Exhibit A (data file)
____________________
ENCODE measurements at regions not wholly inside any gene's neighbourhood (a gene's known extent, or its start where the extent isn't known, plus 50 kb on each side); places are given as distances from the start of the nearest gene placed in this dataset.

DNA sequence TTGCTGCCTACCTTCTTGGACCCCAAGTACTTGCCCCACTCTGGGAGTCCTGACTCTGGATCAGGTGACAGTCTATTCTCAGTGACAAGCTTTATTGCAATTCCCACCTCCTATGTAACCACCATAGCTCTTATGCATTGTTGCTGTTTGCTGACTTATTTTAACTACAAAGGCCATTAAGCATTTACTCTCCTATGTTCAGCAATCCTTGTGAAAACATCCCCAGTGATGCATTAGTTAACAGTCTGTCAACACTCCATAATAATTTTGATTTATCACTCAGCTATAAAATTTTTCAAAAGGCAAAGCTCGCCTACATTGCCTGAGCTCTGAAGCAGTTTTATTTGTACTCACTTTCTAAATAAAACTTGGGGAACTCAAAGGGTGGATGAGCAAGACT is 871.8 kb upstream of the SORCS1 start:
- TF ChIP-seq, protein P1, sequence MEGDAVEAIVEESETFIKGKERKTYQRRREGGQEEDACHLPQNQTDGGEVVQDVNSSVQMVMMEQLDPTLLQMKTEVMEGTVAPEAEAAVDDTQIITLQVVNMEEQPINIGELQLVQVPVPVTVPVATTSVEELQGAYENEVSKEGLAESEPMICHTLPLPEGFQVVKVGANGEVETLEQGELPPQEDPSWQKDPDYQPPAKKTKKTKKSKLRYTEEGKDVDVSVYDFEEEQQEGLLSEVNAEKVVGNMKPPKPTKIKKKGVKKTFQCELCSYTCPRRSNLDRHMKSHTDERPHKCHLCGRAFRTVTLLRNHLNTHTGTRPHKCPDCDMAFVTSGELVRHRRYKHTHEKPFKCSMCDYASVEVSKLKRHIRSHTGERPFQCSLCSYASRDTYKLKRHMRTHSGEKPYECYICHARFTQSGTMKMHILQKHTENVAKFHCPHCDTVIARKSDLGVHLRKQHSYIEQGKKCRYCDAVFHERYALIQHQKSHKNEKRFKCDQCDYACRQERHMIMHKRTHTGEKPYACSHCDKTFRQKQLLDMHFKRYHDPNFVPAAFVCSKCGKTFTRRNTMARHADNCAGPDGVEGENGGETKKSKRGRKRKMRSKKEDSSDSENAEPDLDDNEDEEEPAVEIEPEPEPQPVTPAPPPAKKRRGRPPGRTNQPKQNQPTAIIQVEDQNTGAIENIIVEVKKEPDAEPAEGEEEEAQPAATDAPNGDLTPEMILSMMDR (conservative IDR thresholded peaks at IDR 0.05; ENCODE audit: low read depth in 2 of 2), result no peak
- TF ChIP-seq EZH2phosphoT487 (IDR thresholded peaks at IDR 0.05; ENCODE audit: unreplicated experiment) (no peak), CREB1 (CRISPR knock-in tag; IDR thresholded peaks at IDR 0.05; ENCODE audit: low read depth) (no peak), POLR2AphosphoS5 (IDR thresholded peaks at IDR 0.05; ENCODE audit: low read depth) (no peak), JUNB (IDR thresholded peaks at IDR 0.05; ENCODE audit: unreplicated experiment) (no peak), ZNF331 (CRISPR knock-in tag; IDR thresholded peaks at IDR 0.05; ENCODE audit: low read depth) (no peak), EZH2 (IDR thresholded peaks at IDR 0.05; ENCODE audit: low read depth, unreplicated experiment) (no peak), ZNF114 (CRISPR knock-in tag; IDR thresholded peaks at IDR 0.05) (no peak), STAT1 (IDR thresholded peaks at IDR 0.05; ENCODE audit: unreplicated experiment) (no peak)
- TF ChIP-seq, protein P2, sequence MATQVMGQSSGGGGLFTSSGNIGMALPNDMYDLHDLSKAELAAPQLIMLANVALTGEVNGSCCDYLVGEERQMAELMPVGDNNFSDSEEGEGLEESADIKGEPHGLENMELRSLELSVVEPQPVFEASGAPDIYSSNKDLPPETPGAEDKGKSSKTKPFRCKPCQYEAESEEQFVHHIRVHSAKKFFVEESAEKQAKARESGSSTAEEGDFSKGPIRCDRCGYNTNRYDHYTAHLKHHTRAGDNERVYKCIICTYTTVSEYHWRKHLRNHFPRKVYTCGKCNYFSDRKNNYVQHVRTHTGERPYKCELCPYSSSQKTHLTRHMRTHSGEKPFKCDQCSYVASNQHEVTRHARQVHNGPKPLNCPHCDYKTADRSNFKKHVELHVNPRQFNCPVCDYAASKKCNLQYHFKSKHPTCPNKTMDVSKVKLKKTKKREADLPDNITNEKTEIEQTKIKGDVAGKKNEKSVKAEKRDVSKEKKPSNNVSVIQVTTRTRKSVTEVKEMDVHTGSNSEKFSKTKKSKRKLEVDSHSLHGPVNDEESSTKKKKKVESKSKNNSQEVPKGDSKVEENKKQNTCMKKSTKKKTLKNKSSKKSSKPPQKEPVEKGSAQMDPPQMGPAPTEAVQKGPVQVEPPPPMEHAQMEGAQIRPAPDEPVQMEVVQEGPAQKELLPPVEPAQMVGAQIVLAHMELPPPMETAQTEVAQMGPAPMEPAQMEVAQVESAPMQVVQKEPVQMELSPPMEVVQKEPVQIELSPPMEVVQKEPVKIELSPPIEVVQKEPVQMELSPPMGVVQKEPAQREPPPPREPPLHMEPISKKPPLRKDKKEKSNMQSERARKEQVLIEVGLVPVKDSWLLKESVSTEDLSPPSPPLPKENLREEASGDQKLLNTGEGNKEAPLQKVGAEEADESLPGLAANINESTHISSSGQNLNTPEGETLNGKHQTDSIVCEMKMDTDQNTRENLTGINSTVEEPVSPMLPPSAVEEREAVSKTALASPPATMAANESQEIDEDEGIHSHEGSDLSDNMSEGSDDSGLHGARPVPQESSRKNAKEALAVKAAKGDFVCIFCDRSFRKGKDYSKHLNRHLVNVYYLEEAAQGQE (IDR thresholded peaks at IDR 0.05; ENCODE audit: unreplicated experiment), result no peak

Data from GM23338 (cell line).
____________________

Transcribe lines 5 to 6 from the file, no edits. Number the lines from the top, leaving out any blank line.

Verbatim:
- TF ChIP-seq, protein P2, sequence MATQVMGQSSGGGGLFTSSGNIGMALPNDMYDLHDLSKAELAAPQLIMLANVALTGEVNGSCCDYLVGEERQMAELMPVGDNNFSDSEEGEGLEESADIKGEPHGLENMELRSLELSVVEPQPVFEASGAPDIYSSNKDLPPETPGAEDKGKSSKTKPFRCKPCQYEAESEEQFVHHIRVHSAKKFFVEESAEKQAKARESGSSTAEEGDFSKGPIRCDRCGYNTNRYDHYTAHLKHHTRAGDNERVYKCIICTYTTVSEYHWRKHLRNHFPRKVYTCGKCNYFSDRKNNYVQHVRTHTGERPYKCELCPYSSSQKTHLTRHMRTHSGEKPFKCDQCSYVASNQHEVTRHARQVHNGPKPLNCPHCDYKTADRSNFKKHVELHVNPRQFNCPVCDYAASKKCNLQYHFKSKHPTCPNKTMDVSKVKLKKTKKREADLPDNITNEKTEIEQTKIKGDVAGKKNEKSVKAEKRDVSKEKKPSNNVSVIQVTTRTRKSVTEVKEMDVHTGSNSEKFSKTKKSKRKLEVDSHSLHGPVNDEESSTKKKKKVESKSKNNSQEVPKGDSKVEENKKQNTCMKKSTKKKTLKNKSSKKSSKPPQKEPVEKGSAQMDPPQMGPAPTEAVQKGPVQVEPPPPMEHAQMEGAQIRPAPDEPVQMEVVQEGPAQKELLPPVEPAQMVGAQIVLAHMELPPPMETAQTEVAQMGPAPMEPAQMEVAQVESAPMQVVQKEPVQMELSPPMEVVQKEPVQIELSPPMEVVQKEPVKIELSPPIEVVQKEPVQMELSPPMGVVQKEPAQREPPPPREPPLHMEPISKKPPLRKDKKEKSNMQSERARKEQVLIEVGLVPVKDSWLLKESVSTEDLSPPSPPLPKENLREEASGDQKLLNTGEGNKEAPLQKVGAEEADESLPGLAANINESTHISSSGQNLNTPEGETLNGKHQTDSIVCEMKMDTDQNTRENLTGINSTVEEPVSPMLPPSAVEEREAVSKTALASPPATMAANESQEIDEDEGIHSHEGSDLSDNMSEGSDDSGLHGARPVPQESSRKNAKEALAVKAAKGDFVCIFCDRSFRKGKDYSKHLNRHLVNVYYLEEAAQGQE (IDR thresholded peaks at IDR 0.05; ENCODE audit: unreplicated experiment), result no peak

Data from GM23338 (cell line).